The comprehensive book of cartoons from the beloved New Yorker cartoonist.--From publisher description.
“There’s something thrilling about seeing people invent new ways to tell their story. To me, it’s proof that the art form of comics is healthy: it lives and grows and reinvents itself. It’s alive!” –Roz Chast, from the Introduction FEATURING Lynda Barry, Kate Beaton, Cece Bell, Geneviève Elverum, Ben Katchor, John Porcellino, Joe Sacco, Adrian Tomine, Chris Ware, Julia Wertz, and others Roz Chast, guest editor, was born in Brooklyn, New York. Her cartoons began appearing in The New Yorker in 1978. Since then she has published hundreds of cartoons and written or illustrated more than a dozen books. Her memoir Can’t We Talk About Something More Pleasant? was a #1 New York Times bestseller and a 2014 National Book Award Finalist. Bill Kartalopoulos, series editor, is a comics critic, educator, curator, and editor. He teaches courses about comics at Parsons and at the School of Visual Arts. He lives in Brooklyn, New York. For more information please visit: on-panel.com.
Aging is one of the most compelling issues today, with record numbers of seniors over sixty-five worldwide. Gray Matters: Finding Meaning in the Stories of Later Life examines a diverse array of cultural works including films, literature, and even art that represent this time of life, often made by people who are seniors themselves. These works, focusing on important topics such as housing, memory loss, and intimacy, are analyzed in dialogue with recent research to explore how “stories” illuminate the dynamics of growing old by blending fact with imagination. Gray Matters also incorporates the life experiences of seniors gathered from over two hundred in-depth surveys with a range of questions on growing old, not often included in other age studies works. Combining cultural texts, gerontology research, and observations from older adults will give all readers a fuller picture of the struggles and pleasures of aging and avoids over-simplified representations of the process as all negative or positive.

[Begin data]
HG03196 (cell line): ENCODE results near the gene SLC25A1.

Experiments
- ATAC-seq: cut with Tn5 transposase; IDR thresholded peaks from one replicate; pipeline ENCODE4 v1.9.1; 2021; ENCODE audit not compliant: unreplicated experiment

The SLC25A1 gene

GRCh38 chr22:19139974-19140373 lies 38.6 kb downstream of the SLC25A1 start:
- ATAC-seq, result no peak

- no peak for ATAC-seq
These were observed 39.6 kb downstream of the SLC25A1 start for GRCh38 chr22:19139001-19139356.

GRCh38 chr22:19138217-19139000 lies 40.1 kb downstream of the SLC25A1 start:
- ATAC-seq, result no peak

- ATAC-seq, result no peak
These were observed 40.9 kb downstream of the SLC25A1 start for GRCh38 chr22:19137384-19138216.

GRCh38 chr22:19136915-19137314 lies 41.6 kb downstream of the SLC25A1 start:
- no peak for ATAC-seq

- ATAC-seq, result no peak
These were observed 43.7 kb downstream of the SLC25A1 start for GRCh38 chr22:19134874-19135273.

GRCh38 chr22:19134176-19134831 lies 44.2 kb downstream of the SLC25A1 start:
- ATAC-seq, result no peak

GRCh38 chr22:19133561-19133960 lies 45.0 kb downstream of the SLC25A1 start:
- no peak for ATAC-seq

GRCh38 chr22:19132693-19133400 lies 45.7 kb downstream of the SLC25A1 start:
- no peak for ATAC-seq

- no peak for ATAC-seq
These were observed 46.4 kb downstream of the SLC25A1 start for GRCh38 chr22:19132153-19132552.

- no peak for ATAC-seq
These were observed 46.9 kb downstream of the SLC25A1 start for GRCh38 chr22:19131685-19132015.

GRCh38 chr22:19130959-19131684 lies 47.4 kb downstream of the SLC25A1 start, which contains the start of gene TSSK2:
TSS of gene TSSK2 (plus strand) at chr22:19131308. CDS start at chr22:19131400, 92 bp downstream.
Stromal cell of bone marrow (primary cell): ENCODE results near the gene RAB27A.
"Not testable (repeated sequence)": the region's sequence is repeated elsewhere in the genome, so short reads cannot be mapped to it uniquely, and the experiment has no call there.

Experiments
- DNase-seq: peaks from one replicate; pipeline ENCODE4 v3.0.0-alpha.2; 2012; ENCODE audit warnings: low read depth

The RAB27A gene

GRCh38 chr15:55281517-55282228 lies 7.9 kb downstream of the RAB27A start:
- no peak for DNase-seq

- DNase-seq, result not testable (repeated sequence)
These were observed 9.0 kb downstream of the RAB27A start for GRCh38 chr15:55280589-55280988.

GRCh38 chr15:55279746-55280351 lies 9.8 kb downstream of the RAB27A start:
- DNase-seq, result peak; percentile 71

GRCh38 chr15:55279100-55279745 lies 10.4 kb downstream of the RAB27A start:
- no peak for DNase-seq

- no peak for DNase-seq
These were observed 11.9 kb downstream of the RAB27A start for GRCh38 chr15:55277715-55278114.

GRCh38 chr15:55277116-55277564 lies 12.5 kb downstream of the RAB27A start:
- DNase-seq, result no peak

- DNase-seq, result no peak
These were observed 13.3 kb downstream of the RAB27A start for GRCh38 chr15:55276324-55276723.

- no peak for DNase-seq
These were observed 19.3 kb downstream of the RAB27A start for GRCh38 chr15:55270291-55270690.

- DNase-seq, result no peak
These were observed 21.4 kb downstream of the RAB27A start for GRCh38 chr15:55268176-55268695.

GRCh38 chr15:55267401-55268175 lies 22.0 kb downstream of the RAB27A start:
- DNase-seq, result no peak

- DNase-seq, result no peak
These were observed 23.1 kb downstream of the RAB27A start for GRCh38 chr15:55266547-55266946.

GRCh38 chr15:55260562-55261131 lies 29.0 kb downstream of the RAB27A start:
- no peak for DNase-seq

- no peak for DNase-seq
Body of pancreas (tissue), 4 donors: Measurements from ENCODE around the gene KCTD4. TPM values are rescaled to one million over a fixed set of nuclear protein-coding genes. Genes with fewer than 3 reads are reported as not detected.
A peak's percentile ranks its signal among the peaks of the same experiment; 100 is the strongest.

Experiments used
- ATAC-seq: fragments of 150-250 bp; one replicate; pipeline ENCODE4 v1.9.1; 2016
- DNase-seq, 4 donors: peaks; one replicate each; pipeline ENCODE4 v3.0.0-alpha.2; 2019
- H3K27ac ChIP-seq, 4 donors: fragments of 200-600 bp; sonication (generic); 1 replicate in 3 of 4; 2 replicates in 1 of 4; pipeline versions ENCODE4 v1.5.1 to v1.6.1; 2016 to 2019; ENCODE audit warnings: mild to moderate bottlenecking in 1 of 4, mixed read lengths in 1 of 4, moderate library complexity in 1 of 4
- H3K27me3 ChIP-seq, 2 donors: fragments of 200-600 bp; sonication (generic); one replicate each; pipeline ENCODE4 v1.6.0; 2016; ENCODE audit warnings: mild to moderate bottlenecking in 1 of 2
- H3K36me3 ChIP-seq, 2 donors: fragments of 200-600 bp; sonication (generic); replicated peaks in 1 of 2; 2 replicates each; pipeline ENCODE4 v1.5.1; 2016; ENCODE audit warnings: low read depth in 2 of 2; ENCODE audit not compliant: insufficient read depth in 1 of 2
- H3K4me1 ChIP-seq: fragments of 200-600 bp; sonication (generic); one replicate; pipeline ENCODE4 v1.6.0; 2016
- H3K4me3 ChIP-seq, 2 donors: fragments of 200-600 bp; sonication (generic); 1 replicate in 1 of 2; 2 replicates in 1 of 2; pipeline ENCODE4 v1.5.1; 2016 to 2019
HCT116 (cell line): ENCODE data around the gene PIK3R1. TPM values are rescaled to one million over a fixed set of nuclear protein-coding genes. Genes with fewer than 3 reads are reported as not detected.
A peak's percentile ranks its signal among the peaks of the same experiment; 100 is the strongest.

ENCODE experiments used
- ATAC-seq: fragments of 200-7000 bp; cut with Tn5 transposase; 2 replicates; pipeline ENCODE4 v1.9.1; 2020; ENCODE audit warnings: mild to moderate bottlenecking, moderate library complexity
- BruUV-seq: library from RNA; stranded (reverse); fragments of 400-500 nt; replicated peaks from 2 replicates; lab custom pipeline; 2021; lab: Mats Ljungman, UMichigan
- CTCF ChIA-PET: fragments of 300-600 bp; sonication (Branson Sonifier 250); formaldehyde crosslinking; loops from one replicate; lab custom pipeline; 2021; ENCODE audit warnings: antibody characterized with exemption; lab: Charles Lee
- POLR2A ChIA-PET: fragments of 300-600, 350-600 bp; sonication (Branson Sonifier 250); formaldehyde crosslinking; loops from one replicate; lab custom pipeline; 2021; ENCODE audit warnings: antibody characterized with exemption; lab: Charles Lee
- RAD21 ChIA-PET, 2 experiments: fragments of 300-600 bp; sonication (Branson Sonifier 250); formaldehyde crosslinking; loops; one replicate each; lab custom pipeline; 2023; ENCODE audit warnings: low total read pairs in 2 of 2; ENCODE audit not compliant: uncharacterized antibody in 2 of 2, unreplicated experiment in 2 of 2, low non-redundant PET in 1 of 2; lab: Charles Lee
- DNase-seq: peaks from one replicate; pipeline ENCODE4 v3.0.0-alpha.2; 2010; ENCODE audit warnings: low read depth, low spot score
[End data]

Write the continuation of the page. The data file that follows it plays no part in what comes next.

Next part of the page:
An estate-planning handbook for people of all ages! -- Will your estate be unnecessarily ravaged by taxes? -- Will it be claimed by undeserving people? -- Will your family be provided for when you are gone? Resolves such nagging concerns! Explains one's options in simple language, and tells how to develop a comprehensive plan to protect one's future, family, assets, and peace of mind. "...I noticed that a fellow SunBanker...was reading If I Should Die Before I Wake. He told me it was quite outstanding and offered to purchase a copy for me and a couple of our other senior executives. I find it to be most helpful..". -- T.J. Hoepner, Chairman, President & CEO, SunBank, N.A. "You have tackled a very broad subject which can be very technical and rather boring and made it understandable, enjoyable and informative. I will be using your book as a resource for my clients from now on". -- Linda M. Treise, Certified Public Accountant Hughes, Snell & Co., P.A. "I found it easy to read, sensitive, very informative and humorous. I noted just over two dozen items for which I want to double-check our own planning..". Henry F. Scheig, Former Chairman, President & CEO Lutheran Brotherhood Insurance Company of America
Promoted to an executive position at Elliot Air, bright Samantha Carmichael encounters trouble in the person of Nick Elliot, the president's son, who is certain that Samantha has used her looks to get to the top. Original.
In this issue, Gary Groth interviews Roz Chast, the New Yorker humor cartoonist turned graphic memoirist (Can’t We Talk About Something More Pleasant?). TCJ #306 focuses on the intersections between comics and politics. It includes op-eds on the importance (and lack thereof) of modern political cartooning. Also featured is a meditation on the creator of the Dilbert newspaper comic strip, Scott Adams; a piece about Daisy Scott, the first African American woman political cartoonist; a gallery of underground cartoonist John Pound’s code-generated comics; portraits of mass shooting victims; a selection of Spider-Gwen artist Chris Vision’s sketchbook pages; and other essays and galleries.
Raina DeVargas, a vaquero's daughter with a secret past, enters a battle of wills with rich Texan Ulysses Pride that sparks a heated passion, a romance that is threatened by the wild West of 1885. Original.